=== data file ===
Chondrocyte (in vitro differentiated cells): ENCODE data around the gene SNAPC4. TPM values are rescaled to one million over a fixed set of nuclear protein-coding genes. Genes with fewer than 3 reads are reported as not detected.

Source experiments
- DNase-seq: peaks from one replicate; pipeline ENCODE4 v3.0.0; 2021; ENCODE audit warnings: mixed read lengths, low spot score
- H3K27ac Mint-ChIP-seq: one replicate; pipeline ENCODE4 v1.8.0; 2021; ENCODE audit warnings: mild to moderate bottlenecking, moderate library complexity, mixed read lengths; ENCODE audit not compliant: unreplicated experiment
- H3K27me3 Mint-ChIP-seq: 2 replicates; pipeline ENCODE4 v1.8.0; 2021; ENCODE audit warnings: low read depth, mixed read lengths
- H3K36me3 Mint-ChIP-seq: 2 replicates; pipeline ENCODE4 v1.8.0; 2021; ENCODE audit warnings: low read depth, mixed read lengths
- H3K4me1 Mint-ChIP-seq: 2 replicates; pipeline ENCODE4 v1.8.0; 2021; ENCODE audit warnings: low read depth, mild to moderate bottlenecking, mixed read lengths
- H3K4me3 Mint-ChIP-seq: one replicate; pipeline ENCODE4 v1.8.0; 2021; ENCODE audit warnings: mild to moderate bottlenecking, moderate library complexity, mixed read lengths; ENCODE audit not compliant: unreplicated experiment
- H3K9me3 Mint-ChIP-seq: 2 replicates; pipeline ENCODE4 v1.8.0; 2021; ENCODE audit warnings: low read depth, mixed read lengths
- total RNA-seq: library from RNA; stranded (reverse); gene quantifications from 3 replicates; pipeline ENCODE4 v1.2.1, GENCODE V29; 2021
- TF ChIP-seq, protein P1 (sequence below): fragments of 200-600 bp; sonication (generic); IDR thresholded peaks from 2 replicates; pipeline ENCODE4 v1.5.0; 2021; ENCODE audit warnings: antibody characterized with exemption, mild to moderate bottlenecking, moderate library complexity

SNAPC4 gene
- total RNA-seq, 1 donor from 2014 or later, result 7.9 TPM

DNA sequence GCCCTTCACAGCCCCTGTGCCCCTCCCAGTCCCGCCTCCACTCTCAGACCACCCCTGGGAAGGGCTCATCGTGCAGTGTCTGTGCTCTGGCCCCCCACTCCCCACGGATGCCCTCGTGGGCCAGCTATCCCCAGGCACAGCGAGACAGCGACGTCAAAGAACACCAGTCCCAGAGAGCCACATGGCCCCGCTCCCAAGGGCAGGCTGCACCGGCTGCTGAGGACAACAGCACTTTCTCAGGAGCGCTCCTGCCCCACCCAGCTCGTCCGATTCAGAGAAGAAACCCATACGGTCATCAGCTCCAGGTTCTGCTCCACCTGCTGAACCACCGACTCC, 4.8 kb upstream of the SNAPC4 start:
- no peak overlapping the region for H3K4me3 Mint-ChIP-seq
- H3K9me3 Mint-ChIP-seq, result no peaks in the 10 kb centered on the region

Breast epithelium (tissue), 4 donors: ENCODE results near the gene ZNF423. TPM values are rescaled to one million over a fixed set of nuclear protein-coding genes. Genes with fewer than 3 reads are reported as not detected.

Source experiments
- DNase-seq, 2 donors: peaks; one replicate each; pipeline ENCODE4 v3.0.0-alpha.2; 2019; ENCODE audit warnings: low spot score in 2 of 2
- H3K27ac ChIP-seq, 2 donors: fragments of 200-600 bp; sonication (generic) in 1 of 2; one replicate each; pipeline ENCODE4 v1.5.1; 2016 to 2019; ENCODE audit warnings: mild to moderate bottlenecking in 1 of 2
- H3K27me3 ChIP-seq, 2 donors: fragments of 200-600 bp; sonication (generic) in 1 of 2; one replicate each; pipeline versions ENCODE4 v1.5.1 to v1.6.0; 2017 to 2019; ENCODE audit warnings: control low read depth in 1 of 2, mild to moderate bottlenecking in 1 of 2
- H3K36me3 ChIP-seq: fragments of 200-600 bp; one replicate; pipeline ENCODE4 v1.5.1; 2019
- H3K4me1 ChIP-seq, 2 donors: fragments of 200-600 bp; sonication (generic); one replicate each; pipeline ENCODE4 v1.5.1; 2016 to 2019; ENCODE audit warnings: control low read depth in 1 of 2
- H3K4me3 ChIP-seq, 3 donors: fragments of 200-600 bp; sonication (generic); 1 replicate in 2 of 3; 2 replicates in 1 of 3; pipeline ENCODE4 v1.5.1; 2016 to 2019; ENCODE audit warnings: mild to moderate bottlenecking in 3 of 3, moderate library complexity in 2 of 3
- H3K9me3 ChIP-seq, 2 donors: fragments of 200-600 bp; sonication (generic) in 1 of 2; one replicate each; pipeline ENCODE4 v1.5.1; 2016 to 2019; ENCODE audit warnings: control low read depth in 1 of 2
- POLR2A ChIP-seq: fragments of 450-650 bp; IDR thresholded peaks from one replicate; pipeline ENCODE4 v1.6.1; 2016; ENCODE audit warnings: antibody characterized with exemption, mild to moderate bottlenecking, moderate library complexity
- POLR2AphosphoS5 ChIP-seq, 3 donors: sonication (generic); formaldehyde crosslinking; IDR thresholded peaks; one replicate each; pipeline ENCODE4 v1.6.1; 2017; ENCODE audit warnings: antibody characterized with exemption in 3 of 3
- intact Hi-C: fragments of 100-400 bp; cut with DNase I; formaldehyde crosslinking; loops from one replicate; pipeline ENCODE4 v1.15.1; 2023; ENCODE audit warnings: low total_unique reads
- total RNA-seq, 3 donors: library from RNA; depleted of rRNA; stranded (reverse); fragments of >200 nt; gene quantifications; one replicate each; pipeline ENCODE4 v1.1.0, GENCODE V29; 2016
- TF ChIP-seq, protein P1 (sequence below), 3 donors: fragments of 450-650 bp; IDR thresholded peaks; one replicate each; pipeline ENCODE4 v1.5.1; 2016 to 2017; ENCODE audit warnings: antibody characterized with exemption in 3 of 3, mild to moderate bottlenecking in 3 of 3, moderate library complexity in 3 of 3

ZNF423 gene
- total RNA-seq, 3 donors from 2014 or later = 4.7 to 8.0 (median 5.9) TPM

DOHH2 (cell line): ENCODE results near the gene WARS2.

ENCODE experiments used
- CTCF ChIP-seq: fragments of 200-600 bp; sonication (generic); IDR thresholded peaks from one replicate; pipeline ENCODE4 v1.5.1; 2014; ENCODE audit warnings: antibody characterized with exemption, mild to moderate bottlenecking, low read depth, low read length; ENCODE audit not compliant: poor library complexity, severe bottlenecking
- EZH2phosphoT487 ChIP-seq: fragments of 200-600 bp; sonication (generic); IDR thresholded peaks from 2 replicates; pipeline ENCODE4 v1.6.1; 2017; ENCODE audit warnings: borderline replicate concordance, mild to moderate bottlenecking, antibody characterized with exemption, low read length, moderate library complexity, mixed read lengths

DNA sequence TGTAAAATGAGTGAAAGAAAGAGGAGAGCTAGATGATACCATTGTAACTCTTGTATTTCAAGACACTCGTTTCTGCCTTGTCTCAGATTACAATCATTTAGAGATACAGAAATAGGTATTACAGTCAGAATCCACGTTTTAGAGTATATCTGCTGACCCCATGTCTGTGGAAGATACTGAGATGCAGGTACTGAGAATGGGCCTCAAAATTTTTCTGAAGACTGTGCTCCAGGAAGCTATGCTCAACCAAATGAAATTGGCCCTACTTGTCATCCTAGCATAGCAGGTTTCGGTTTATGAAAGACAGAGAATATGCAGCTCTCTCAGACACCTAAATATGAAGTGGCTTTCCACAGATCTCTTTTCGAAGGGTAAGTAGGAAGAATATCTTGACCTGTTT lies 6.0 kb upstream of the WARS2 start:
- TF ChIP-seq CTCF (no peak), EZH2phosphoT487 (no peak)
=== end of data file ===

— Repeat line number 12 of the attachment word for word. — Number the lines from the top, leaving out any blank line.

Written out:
SNAPC4 gene